Unraveling Tales
After receiving reports of a naked man walking along a New Mexico highway with his leg on fire, sheriff’s deputies in Dona Ana County said Randy Malone, 47, told them he let friends set fire to his prosthetic left leg because he lost a drinking bet to them. Malone said the fire spread to his buttocks and lower back, causing such pain that he disrobed. His friends decided to take him to the hospital but became nervous and dropped Malone off on the highway, where deputies found him. After Malone’s story made the news, a witness told investigators that Malone had asked him for a ride, but when Malone pulled out a crack pipe and lit up, the upset driver forced Malone from the vehicle. Malone put the pipe in his pocket, where it apparently caught his pants and plastic leg on fire. Authorities charged Malone with making a false report.

Sara Blasse, 23, told authorities in Camden County, N.J., that she broke her arm during a carjacking that resulted in the crash of her Kia Sorrento. She then changed her story and claimed that she had picked up a male prostitute and was performing oral sex on him when the Kia crashed. After investigators disputed both stories, Blasse confessed that she and Henry Goode Jr., 27, had stolen a laptop computer from a parked car in Chesilhurst, but the owner spotted them and called 911. The couple escaped but crashed the Kia. Blasse made her way home, only to have her parents take her to the hospital, where she told the carjacking tale. Making a false report was the least of many charges filed against her.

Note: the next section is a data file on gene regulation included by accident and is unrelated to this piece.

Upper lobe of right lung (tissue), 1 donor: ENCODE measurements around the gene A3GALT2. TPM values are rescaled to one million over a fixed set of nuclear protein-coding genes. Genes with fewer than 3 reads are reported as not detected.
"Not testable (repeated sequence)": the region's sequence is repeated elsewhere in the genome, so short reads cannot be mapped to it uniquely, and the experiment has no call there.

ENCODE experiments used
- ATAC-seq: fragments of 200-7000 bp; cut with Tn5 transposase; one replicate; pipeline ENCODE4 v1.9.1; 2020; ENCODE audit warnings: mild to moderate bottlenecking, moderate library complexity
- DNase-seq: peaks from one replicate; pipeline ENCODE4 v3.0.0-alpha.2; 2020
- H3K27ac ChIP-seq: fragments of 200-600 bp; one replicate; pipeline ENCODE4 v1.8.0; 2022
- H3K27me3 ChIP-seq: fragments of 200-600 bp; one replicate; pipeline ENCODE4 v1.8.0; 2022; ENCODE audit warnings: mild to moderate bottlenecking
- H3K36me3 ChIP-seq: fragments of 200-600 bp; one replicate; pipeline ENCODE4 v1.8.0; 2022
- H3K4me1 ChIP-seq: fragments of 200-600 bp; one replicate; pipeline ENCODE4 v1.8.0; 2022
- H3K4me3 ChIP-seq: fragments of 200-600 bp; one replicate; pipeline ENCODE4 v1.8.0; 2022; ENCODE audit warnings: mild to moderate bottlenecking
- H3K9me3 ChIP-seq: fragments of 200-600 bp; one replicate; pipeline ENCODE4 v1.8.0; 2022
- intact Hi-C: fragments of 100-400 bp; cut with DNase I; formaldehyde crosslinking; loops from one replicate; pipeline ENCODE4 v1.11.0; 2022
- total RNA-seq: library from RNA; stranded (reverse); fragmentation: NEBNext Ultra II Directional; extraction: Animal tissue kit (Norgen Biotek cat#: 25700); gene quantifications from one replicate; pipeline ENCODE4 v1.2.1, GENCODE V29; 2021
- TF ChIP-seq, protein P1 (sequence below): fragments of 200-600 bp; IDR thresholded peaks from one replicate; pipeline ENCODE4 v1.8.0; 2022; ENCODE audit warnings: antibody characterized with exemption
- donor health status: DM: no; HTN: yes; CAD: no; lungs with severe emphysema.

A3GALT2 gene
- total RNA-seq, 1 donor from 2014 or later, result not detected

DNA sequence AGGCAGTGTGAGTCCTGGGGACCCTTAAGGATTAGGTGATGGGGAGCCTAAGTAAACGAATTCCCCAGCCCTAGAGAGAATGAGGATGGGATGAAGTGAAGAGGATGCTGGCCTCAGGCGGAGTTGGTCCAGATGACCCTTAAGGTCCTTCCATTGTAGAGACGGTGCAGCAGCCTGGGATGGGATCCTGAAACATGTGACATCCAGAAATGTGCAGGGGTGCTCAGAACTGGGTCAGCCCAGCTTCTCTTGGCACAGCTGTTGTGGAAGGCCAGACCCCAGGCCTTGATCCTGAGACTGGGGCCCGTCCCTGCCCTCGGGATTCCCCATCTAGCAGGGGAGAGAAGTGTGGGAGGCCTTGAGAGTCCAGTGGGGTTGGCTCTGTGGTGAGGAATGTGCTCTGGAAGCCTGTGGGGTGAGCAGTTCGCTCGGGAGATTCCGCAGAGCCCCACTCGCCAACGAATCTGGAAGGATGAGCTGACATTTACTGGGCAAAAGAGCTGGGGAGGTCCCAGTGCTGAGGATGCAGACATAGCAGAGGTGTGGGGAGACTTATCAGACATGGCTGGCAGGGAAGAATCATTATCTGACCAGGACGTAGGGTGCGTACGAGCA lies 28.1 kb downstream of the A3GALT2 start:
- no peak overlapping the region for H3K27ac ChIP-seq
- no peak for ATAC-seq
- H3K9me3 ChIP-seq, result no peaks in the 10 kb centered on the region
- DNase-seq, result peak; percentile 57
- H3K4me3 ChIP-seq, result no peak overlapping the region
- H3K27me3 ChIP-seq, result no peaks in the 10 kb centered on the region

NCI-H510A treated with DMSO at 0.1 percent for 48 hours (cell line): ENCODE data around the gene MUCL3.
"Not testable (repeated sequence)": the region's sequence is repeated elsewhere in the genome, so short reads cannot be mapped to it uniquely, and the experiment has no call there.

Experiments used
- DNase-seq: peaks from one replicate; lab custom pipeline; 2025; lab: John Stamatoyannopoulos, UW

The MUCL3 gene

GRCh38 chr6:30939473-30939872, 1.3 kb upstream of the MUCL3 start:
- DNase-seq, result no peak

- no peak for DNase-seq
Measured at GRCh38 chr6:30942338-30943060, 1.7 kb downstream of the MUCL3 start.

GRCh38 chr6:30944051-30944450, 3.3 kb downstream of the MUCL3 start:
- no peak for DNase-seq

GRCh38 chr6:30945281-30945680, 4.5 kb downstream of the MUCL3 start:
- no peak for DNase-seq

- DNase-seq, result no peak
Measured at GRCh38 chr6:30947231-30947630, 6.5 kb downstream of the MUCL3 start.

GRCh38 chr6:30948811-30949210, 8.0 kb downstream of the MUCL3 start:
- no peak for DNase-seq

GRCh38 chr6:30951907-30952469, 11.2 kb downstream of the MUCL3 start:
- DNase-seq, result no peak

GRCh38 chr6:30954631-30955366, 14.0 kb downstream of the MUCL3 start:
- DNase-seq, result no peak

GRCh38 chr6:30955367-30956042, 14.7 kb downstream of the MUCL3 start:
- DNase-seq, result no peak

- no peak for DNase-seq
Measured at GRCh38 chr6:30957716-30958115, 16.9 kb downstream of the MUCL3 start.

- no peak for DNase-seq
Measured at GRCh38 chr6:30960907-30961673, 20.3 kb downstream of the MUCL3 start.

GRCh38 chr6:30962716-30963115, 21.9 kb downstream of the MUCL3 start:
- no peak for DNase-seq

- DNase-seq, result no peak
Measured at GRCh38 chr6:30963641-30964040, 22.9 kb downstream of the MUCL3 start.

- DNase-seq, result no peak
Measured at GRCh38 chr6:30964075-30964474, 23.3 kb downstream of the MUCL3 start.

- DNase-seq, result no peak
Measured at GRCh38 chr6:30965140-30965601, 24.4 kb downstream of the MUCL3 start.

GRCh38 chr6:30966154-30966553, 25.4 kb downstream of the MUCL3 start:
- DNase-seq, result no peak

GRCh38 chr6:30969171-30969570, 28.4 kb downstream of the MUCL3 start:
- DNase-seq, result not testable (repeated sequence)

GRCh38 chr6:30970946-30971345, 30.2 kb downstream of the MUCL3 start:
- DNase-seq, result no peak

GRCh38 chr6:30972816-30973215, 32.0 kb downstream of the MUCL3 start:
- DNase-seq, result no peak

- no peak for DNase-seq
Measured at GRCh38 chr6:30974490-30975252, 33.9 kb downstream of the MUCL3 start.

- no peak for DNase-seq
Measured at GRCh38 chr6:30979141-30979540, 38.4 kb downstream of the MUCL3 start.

Doctrinal Matters
When an Austrian church undergoing renovations listed its old confessional on eBay, it noted the box-like structure was ideal for conversion to a one-person sauna, a small bar or a children’s playhouse. Vienna’s archdiocese quickly intervened to end the bidding, declaring that auctioning “objects that were used for dispensing the sacraments is not acceptable.” The daily newspaper Salzburger Nachrichten reported that the highest bid received was 666.66 euros.
Four months after Indonesia’s highest Islamic authority instructed the nation’s Muslims to face west to pray toward Mecca, it admitted that its directive actually had the faithful “facing Somalia or Kenya” instead of Saudi Arabia. “We are now suggesting people shift the direction slightly to the northwest,” Cholil Ridwan, the head of the Indonesian Ulema Council said, adding, “There’s no need to knock down mosques, just shift your direction slightly during prayer.” Ridwan said that even though Muslims had been facing the wrong way, “their prayers will still be heard by Allah.”

Slightest Provocation
Authorities in Carroll County, Ga., said Robert Edward Tyrrell Jr., 29, held his 51-year-old mother hostage at gunpoint for at least six hours after they got into an argument because she wouldn’t iron his clothes.

Police in Gainesville, Fla., charged Jennifer B. Elder, 25, with “robbery by sudden snatching” after she grabbed money from Dan Alford’s shirt pocket. Alford explained that negotiations over sex for money broke down when Elder smiled, and, according to Cpl. Tscharna Senn, he was turned off by “the extent of her dental issues.”